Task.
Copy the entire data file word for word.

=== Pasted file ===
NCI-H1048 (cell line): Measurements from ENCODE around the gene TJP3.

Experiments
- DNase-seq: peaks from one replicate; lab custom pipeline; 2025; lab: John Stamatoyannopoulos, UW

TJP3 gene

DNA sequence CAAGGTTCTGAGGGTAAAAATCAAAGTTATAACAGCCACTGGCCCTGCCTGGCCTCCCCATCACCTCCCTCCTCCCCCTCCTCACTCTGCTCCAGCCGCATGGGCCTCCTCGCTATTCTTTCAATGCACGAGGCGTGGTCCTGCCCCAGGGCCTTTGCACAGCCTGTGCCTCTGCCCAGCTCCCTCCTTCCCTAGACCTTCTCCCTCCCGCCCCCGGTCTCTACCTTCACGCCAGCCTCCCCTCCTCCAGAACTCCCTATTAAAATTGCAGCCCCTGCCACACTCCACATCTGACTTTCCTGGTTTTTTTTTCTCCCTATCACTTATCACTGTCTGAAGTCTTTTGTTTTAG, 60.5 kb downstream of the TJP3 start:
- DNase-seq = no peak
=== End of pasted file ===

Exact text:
NCI-H1048 (cell line): Measurements from ENCODE around the gene TJP3.

Experiments
- DNase-seq: peaks from one replicate; lab custom pipeline; 2025; lab: John Stamatoyannopoulos, UW

TJP3 gene

DNA sequence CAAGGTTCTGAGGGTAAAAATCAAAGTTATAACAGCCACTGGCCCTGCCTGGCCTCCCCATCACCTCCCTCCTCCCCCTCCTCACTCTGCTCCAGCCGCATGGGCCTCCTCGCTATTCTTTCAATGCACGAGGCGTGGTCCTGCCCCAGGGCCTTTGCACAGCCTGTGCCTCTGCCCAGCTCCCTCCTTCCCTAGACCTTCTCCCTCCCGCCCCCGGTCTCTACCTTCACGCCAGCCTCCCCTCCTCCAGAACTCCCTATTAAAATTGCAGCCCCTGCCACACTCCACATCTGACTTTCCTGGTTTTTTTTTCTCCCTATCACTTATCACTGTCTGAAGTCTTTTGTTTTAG, 60.5 kb downstream of the TJP3 start:
- DNase-seq = no peak